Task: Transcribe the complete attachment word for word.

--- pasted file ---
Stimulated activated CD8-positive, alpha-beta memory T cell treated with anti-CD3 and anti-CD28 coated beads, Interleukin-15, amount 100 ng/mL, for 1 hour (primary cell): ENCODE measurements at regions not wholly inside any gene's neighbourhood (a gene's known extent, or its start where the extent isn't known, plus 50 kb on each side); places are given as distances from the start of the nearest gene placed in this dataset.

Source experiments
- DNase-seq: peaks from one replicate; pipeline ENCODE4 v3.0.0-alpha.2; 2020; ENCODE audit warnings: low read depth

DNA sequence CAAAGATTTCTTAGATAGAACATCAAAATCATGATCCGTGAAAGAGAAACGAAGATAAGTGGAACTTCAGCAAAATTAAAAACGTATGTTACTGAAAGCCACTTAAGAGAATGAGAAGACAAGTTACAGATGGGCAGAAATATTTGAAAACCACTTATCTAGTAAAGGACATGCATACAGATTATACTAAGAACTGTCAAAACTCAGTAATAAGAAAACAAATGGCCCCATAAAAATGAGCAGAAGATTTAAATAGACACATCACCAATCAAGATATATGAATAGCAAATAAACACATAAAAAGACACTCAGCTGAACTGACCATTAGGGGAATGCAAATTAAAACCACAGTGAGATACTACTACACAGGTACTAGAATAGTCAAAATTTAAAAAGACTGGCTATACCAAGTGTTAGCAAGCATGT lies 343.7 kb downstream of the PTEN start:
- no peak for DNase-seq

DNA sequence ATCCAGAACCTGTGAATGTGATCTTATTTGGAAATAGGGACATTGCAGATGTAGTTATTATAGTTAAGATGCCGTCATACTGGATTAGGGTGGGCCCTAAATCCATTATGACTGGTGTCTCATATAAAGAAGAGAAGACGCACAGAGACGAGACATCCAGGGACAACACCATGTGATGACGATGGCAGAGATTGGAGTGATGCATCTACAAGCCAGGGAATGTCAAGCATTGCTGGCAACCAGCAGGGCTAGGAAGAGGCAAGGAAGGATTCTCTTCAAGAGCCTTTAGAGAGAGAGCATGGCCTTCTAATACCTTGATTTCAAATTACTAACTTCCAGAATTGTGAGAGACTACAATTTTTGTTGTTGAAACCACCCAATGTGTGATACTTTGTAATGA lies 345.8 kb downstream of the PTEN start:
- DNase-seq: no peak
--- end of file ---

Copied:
Stimulated activated CD8-positive, alpha-beta memory T cell treated with anti-CD3 and anti-CD28 coated beads, Interleukin-15, amount 100 ng/mL, for 1 hour (primary cell): ENCODE measurements at regions not wholly inside any gene's neighbourhood (a gene's known extent, or its start where the extent isn't known, plus 50 kb on each side); places are given as distances from the start of the nearest gene placed in this dataset.

Source experiments
- DNase-seq: peaks from one replicate; pipeline ENCODE4 v3.0.0-alpha.2; 2020; ENCODE audit warnings: low read depth

DNA sequence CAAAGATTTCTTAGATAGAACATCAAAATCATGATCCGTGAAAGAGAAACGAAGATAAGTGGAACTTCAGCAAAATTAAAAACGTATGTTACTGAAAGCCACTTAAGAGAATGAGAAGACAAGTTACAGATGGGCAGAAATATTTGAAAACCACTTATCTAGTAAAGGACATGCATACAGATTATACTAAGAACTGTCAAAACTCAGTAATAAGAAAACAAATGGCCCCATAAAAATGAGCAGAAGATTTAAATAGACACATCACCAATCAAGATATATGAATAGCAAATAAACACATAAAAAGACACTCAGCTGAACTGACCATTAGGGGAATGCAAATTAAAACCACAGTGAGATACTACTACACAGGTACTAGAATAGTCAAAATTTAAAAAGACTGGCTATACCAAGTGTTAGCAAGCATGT lies 343.7 kb downstream of the PTEN start:
- no peak for DNase-seq

DNA sequence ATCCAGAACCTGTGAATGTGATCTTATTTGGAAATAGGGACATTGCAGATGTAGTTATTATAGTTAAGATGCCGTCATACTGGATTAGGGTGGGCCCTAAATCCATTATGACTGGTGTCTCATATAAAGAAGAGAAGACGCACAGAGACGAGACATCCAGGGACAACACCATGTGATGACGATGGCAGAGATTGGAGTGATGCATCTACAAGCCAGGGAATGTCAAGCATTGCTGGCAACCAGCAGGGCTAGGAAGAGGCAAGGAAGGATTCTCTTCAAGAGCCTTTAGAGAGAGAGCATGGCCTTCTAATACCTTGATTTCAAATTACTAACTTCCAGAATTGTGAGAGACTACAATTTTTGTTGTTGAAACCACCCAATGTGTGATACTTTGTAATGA lies 345.8 kb downstream of the PTEN start:
- DNase-seq: no peak